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Writers Against Racism: Zetta Elliott

Born in Canada, Zetta Elliott moved to Brooklyn in 1994 to pursue
her PhD in American Studies at NYU. Her poetry and essays have been published in several anthologies, and her plays have been staged in New York, Chicago, and Cleveland. 

Briefly describe the impact racism had on you as a young person.


I grew up in a semi-rural suburb just outside of Toronto, and fortunately for me, there were several interracial families on my block. There weren’t a lot of children of color at school, but my mom was a teacher there and I was recognized early on as a gifted student. When my parents divorced, my mother moved us inside the city limits and we began inhabiting a virtually all-white world. For the first time, I didn’t see mixed-race kids at my school (though there were several Asian students) and I was excluded from the gifted program. When I won a spot as a black cook in the school play (a western), the principal instructed me to “talk more like a Negro.” I ran into the bathroom and dissolved in tears, thinking he’d called me a “nigger.” I didn’t understand a lot of things about race, but I definitely knew that I stood out: I had an Afro, a single white mother who worked outside the home, and not as many nice things as my middle-class friends. In my mind, I was plump and brown-skinned (compared to my thin white peers), but when my father remarried a dark-skinned Jamaican woman, I soon became tormented for being “too light.” On weekend visits I was called “Casper,” and my love of books, my taste in music, my style of dress—everything made me nerdy and “not black enough.” My older sister (who was actually lighter than me) was designated “the pretty one,” and so I focused on disappearing at home and excelling at school; there I had a reputation for being a fierce debater, a feminist, and an expert on apartheid in South Africa. It was much easier to focus on racial issues halfway around the world than it was to confront my own confusing reality at home. 

Has your personal experience of racism impacted your professional work as a writer/educator?


My father once told me I was “a stranger in the family,” and though it hurt at the time, that remark has actually become a useful way of thinking about my relationship to various communities. A lot of my early experiences were shaped by some form of exclusion; whether it was an issue of class, racial, or gender difference, I learned how it felt to be on the outside of things. I also learned, however, that being on the margins isn’t always or only a bad thing; after trying to erase myself for so many years, I now have a keen ability to quietly observe others, and that skill certainly helps me as a writer. The rejection I felt also propelled me out into the world—I never would have left home if I had felt accepted and valued by my family and my country. So I’m grateful for all the experiences that shaped me, and I suspect my personal experience of alienation has made me more sympathetic to anyone who’s been similarly excluded. It was easy for me to write about a teenage girl who struggles to deal with her unruly hair and always feels “not good enough,” because that was my experience growing up. The second time I permed my hair, I left the salon with my scalp bleeding; half my hair fell out and had to be cut off completely right before senior photos were taken! I moved to Brooklyn in order to live, for the first time, in an all-black environment; I didn’t feel conspicuous in the city, and I wanted desperately to swap my unhappy history for a new life in New York. But what I learned, as I started writing more seriously, was that I could never escape my place of origin, my family, my personal history with its bizarre blend of kindness and cruelty. All those things were ingrained in my VOICE, and a desire for justice (personal and political) now drives me to use my experiences with racism and sexism and all the other “-isms” to help others become survivors as well.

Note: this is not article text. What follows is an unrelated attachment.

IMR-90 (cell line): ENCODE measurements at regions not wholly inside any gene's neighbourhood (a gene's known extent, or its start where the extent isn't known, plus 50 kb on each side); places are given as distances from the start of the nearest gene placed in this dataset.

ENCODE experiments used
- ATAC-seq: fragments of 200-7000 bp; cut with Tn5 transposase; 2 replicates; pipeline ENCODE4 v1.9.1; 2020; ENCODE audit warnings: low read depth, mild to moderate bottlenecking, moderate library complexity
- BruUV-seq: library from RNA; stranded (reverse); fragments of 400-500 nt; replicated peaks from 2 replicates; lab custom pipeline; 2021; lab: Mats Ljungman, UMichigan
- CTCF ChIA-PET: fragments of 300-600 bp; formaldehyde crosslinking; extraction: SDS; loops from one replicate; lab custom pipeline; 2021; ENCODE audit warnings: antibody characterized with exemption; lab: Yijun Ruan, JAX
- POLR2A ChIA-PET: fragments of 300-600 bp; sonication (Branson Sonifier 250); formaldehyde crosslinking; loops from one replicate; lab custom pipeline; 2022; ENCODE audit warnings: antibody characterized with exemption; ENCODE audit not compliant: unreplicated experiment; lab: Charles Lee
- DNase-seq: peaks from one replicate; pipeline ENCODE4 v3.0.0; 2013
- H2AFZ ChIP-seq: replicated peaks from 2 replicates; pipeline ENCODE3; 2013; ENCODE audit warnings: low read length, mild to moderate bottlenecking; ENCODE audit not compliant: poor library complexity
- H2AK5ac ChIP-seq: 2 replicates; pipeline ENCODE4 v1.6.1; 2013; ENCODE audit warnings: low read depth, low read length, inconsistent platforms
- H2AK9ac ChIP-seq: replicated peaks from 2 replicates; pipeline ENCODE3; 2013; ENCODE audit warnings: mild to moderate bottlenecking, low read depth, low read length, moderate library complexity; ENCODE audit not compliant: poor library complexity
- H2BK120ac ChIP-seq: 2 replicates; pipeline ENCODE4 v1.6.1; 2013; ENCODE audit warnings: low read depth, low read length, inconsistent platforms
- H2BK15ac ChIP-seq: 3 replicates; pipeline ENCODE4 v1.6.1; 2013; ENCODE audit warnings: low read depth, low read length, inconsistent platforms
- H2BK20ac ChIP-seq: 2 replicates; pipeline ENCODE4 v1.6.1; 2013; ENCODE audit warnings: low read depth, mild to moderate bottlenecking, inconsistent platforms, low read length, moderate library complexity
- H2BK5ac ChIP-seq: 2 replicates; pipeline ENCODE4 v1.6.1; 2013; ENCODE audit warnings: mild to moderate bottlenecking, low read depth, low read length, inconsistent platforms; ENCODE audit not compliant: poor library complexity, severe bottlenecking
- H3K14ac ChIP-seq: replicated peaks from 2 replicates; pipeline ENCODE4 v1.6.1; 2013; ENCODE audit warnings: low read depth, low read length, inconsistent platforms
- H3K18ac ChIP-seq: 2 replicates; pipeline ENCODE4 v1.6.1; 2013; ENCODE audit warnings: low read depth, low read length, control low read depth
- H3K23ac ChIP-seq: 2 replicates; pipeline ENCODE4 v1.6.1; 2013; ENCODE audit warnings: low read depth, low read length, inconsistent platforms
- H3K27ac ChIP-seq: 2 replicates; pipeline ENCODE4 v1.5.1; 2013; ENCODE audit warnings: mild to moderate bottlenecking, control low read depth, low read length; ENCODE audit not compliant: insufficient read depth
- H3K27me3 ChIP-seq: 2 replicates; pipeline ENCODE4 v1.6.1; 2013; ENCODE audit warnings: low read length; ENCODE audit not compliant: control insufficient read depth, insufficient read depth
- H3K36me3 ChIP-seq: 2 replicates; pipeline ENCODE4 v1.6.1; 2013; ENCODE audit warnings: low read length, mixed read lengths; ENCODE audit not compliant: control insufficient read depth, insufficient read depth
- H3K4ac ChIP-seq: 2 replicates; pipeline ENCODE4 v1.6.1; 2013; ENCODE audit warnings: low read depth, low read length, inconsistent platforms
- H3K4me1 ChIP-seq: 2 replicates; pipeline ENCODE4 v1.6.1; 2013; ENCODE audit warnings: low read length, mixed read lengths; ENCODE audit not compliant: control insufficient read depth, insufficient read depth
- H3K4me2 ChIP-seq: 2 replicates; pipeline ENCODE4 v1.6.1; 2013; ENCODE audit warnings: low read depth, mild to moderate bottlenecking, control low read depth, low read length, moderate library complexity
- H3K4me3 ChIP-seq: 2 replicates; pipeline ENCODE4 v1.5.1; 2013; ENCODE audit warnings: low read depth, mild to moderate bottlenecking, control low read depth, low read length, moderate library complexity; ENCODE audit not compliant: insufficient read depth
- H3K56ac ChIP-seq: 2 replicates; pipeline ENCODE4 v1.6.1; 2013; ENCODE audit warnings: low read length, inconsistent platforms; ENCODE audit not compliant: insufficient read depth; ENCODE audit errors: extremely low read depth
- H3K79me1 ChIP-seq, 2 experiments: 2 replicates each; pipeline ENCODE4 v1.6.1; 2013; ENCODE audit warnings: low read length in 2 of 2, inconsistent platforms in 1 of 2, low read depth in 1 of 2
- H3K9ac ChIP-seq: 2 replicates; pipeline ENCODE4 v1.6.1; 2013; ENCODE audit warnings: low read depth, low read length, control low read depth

In what way can literature be used to combat the effects of racism and promote tolerance?


Literature can reveal not only what’s real, but what’s possible. I particularly like the genre of speculative fiction, because it generates so many opportunities for people to question what they see in the world: What’s artificial and what’s authentic? What does progress look like—can you see a picture of it in your mind? I think I’m often misread; I don’t “look like” a professor, an intellectual, a playwright, etc. And in our visual culture, we tend not to look beyond the surface of things; we’re bombarded with so many images that we tend to think that what we SEE is complete. But literature, for me, is about interiors—the spaces inside that can’t be captured on film. Literature gives us access to the inside lives of people we might otherwise dismiss or assume that we know; books counter the use of stereotypes as a kind of shortcut to truly knowing someone who’s different than us. Literature nurtures our capacity to dream, and I think many of the problems facing our society today are caused by a simple failure of imagination. 

Her first picture book, Bird, won the Honor Award in Lee & Low Books’ New Voices Contest; it was named Best of 2008 by Kirkus Reviews, a 2009 ALA Notable Children’s Book, and Bird won the Paterson Prize for Books for Young Readers. Elliott’s first young adult novel, A Wish After Midnight, has been called “gripping,” “vivid, violent and impressive history;” “an important reminder about the brutal and degrading treatment of blacks…and the frightening conditions of the 1863 Civil War draft riots in New York.”   Zetta currently lives in Brooklyn; you can learn more about her here.


I’d like to take this opportunity to thank Mayra Lazara Dole who introduced me to Amy Bodden Bowllan. Amy, your tireless activism is inspiring! I’d also like to thank the participants and those who followed the series. It has been such a privilege to meet so many remarkable members of the kidlit community, and I hope we can continue to collaborate as we develop strategies for bringing rich, varied stories to young readers everywhere.